The Ultimate Gift Of Life
November 12, 2007 12:03am CST
"I am sorry, Mr. and Mrs. Blackstone. We tried our best, but the damage was too severe," whispered Dr. Korbet to the distraught parents who received a call in the middle of the night informing them their son had been in a car accident. He continued, "This is a terrible time, but if you wish to donate any of your son's organs, I will need to know as soon as possible." Deciding upon organ donation was the last thing the Blackstones wanted to think about. Their only child, Matthew, was only seventeen years old, and a life that was so full of promise had now been tragically ended at the hands of a drunk driver. As the parents gazed upon the body of their only son, Mrs. Blackstone noticed the chain and pendant their son had worn daily since the age of sixteen. The words on the medal read, "Choose Life!" The Blackstones knew that Matthew was a staunch pro-life supporter; however, the phrase took on a whole new meaning on this particular day. The grieving parents turned to each other, gave each other a knowing look, and then kissed their son for one last time. "Have you made a decision?" asked Dr. Korbet. "Yes," replied Mr. Blackstone as he dabbed his eye with a tissue. "Matthew would want us to chose life. Our son has no use for his bodily organs now. If they can help someone who needs them, then use them." Mrs. Blackstone added, "We have one request though. I want the recipients to have our name and address in case they wish to contact us." Dr. Korbet nodded and replied, "I understand." Months later, a large yellow envelope from the hospital arrived. Mr. Blackstone ushered his wife to the couch so they could open the curious envelope together. Carefully, Mrs. Blackstone released the envelope's contents with her heirloom letter opener. Out slid four letters. The first was from Dr. Korbet. His letter read, " Dear Mr. And Mrs. Blackstone, your son, Matthew's precious gift has given life to eight people who would have otherwise died. Of those eight, these few wished to personally thank you. Best regards, Dr. Korbet." The Blackwells took a deep breath and proceeded to open the next letter. It read, "How can one say thank you for what has been a tragedy to you? Through your son's death, however, my once failing heart now beats strong, and my life-long desire to become a teacher can now be a reality." Mrs. Blackwell squeezed her husband's hand, and began to read the next letter out loud, "I have not been able to see my three-year-old daughter's face, or gaze upon a beautiful sunset because of my diseased eyes. Thank you and Matthew for the gift of sight! Life is so beautiful, and I will enjoy it to the fullest!" A sense of serene comfort washed over the Blackwells as they opened the last letter. It read, "I am twenty-one years old, and for most of my life I have been sickly and in and out of hospitals. As I was raised an orphan, and thus had no one to truly care about me, yours and Matthew's gift of life has been the first time I have ever experienced real love. I can only imagine how hard it was for you to make this decision, but rest assured, I will put my new lungs to good use. Your gift of love has given me new hope! Love, Karen" Tears of both loss and joy began to flow from the Blackstones' eyes. The reality of organ transplant enables one who has died to give life. While this Daily Wisdom may appear to be about the importance of organ donation, its deeper purpose is to show you, the reader, through example, how Jesus Christ died so that we too may have life. While an organ transplant may improve the condition of the physical body, Christ's gift of eternal life enlivens the spirit. Choose Christ, and choose life! By: Melanie Schurr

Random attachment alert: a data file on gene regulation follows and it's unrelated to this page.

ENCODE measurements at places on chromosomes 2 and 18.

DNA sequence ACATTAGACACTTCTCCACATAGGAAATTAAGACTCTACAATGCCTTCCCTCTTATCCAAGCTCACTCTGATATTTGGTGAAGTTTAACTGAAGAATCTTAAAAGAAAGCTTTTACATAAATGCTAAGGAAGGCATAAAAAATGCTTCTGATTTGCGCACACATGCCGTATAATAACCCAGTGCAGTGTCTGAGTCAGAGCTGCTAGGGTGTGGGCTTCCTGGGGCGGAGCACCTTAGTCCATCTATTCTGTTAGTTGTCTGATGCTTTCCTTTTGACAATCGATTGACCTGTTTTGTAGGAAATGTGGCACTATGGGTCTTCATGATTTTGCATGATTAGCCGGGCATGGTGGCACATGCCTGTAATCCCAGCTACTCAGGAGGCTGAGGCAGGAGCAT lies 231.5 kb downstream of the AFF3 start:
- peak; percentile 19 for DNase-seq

4 people like this
12 Nov 07
That is so beautiful. I believe we should automatically be organ donors, unless stated otherswise. I am and being the legal guardian of my kids, my choice would be to use their organs to save the life of some one else. I hope I am never in that situation, but there is no choice for me. knowing that a piece of them still existed would make me proud.
13 Nov 07
I suppose it is the human nature- of course , the virtuous side of human nature-that eventually drives the couple to decide this . So my point is that the greatness does necessarily lie in the great behaviors by great people , instead , it lies in every tiny psychological movements aimed at benefiting others or the society as a whole , that is , making the world a better place.
• United States
18 Nov 07
That was very touching. I'm registered as an organ donor if anything ever happens to me. I might save a life one day too. I couldn't imagine having to lose a child and make those kinds of decisions, but giving others the chance for life has to be a beautiful thing, despite the sadness that comes with it. I admire parents that continue to be strong and do as they know their child would have wanted.
12 Nov 07
Thank you for this, I must check my donation will as the register here in Australia has changed a bit and I do need to check that I am registered properly, I think it is also a good thing for people to wear something as this is an added thing for the living to know that you are passionate about giving and makes it easier for them to say yes, I am going to look into that side of things because of this post, so I thank you....
• United States
19 Nov 07
What a beautiful and touching story. Organ donation is something I've always believed in and it's on my driver's license so it would be immediately known if anything were to happen to me. If someone can use my organs when I'm gone, if they could give someone life or sight, what better legacy could there be to my life! Annie